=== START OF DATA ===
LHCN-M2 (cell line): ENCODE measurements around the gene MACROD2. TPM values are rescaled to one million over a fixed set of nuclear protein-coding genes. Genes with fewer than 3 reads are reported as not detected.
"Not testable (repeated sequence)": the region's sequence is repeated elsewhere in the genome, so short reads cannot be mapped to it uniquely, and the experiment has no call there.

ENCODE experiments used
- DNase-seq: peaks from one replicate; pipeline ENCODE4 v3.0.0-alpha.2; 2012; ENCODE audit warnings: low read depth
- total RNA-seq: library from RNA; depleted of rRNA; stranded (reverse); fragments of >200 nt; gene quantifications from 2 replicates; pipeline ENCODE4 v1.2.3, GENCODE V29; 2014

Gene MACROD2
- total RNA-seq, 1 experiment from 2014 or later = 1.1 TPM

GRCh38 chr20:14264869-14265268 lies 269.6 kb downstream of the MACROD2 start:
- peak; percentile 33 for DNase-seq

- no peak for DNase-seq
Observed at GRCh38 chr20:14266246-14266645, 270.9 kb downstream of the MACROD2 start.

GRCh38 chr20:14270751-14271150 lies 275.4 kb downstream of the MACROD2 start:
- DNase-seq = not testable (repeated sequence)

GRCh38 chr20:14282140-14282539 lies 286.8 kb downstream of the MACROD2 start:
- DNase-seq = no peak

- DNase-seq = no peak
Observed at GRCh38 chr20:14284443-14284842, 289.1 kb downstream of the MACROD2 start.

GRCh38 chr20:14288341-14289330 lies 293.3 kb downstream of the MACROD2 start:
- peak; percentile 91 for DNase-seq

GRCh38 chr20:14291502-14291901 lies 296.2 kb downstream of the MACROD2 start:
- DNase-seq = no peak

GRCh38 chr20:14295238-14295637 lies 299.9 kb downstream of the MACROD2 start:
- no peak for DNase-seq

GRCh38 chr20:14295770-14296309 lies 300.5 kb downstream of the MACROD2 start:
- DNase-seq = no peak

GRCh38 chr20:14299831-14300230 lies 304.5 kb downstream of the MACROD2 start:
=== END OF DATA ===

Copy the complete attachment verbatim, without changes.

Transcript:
LHCN-M2 (cell line): ENCODE measurements around the gene MACROD2. TPM values are rescaled to one million over a fixed set of nuclear protein-coding genes. Genes with fewer than 3 reads are reported as not detected.
"Not testable (repeated sequence)": the region's sequence is repeated elsewhere in the genome, so short reads cannot be mapped to it uniquely, and the experiment has no call there.

ENCODE experiments used
- DNase-seq: peaks from one replicate; pipeline ENCODE4 v3.0.0-alpha.2; 2012; ENCODE audit warnings: low read depth
- total RNA-seq: library from RNA; depleted of rRNA; stranded (reverse); fragments of >200 nt; gene quantifications from 2 replicates; pipeline ENCODE4 v1.2.3, GENCODE V29; 2014

Gene MACROD2
- total RNA-seq, 1 experiment from 2014 or later = 1.1 TPM

GRCh38 chr20:14264869-14265268 lies 269.6 kb downstream of the MACROD2 start:
- peak; percentile 33 for DNase-seq

- no peak for DNase-seq
Observed at GRCh38 chr20:14266246-14266645, 270.9 kb downstream of the MACROD2 start.

GRCh38 chr20:14270751-14271150 lies 275.4 kb downstream of the MACROD2 start:
- DNase-seq = not testable (repeated sequence)

GRCh38 chr20:14282140-14282539 lies 286.8 kb downstream of the MACROD2 start:
- DNase-seq = no peak

- DNase-seq = no peak
Observed at GRCh38 chr20:14284443-14284842, 289.1 kb downstream of the MACROD2 start.

GRCh38 chr20:14288341-14289330 lies 293.3 kb downstream of the MACROD2 start:
- peak; percentile 91 for DNase-seq

GRCh38 chr20:14291502-14291901 lies 296.2 kb downstream of the MACROD2 start:
- DNase-seq = no peak

GRCh38 chr20:14295238-14295637 lies 299.9 kb downstream of the MACROD2 start:
- no peak for DNase-seq

GRCh38 chr20:14295770-14296309 lies 300.5 kb downstream of the MACROD2 start:
- DNase-seq = no peak

GRCh38 chr20:14299831-14300230 lies 304.5 kb downstream of the MACROD2 start: